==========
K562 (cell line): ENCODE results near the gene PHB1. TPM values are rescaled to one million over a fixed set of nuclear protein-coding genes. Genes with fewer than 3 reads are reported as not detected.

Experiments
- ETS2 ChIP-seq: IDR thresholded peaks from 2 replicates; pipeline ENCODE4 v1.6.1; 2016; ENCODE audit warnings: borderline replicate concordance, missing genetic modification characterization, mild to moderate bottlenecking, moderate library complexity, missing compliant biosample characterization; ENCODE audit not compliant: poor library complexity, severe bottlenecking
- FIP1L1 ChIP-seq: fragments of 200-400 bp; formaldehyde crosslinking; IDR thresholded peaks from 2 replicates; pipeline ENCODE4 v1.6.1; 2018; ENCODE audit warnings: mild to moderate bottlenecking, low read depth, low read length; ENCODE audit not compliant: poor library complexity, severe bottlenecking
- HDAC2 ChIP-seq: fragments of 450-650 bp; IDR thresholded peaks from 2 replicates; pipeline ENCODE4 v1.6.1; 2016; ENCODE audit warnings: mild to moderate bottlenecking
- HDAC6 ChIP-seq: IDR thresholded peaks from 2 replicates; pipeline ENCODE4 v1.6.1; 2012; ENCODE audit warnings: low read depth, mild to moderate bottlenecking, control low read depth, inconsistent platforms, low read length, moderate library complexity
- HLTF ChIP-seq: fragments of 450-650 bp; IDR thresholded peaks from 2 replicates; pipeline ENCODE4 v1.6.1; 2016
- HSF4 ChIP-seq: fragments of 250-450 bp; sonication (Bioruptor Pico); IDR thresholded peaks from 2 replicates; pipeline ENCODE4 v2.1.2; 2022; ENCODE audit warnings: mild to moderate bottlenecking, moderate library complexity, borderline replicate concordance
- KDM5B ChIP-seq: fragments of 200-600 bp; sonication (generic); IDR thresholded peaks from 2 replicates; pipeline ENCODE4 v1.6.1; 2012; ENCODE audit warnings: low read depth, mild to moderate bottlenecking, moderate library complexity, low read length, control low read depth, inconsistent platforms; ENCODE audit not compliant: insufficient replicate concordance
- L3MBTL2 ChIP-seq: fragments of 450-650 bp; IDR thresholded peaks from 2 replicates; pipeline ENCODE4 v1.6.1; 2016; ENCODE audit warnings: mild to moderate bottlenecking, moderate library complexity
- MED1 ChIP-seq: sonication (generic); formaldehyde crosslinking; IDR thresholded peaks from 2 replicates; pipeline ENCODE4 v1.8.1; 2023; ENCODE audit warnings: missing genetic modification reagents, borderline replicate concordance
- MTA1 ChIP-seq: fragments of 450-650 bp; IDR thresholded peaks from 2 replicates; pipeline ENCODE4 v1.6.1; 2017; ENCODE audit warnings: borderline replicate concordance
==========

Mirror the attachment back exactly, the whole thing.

K562 (cell line): ENCODE results near the gene PHB1. TPM values are rescaled to one million over a fixed set of nuclear protein-coding genes. Genes with fewer than 3 reads are reported as not detected.

Experiments
- ETS2 ChIP-seq: IDR thresholded peaks from 2 replicates; pipeline ENCODE4 v1.6.1; 2016; ENCODE audit warnings: borderline replicate concordance, missing genetic modification characterization, mild to moderate bottlenecking, moderate library complexity, missing compliant biosample characterization; ENCODE audit not compliant: poor library complexity, severe bottlenecking
- FIP1L1 ChIP-seq: fragments of 200-400 bp; formaldehyde crosslinking; IDR thresholded peaks from 2 replicates; pipeline ENCODE4 v1.6.1; 2018; ENCODE audit warnings: mild to moderate bottlenecking, low read depth, low read length; ENCODE audit not compliant: poor library complexity, severe bottlenecking
- HDAC2 ChIP-seq: fragments of 450-650 bp; IDR thresholded peaks from 2 replicates; pipeline ENCODE4 v1.6.1; 2016; ENCODE audit warnings: mild to moderate bottlenecking
- HDAC6 ChIP-seq: IDR thresholded peaks from 2 replicates; pipeline ENCODE4 v1.6.1; 2012; ENCODE audit warnings: low read depth, mild to moderate bottlenecking, control low read depth, inconsistent platforms, low read length, moderate library complexity
- HLTF ChIP-seq: fragments of 450-650 bp; IDR thresholded peaks from 2 replicates; pipeline ENCODE4 v1.6.1; 2016
- HSF4 ChIP-seq: fragments of 250-450 bp; sonication (Bioruptor Pico); IDR thresholded peaks from 2 replicates; pipeline ENCODE4 v2.1.2; 2022; ENCODE audit warnings: mild to moderate bottlenecking, moderate library complexity, borderline replicate concordance
- KDM5B ChIP-seq: fragments of 200-600 bp; sonication (generic); IDR thresholded peaks from 2 replicates; pipeline ENCODE4 v1.6.1; 2012; ENCODE audit warnings: low read depth, mild to moderate bottlenecking, moderate library complexity, low read length, control low read depth, inconsistent platforms; ENCODE audit not compliant: insufficient replicate concordance
- L3MBTL2 ChIP-seq: fragments of 450-650 bp; IDR thresholded peaks from 2 replicates; pipeline ENCODE4 v1.6.1; 2016; ENCODE audit warnings: mild to moderate bottlenecking, moderate library complexity
- MED1 ChIP-seq: sonication (generic); formaldehyde crosslinking; IDR thresholded peaks from 2 replicates; pipeline ENCODE4 v1.8.1; 2023; ENCODE audit warnings: missing genetic modification reagents, borderline replicate concordance
- MTA1 ChIP-seq: fragments of 450-650 bp; IDR thresholded peaks from 2 replicates; pipeline ENCODE4 v1.6.1; 2017; ENCODE audit warnings: borderline replicate concordance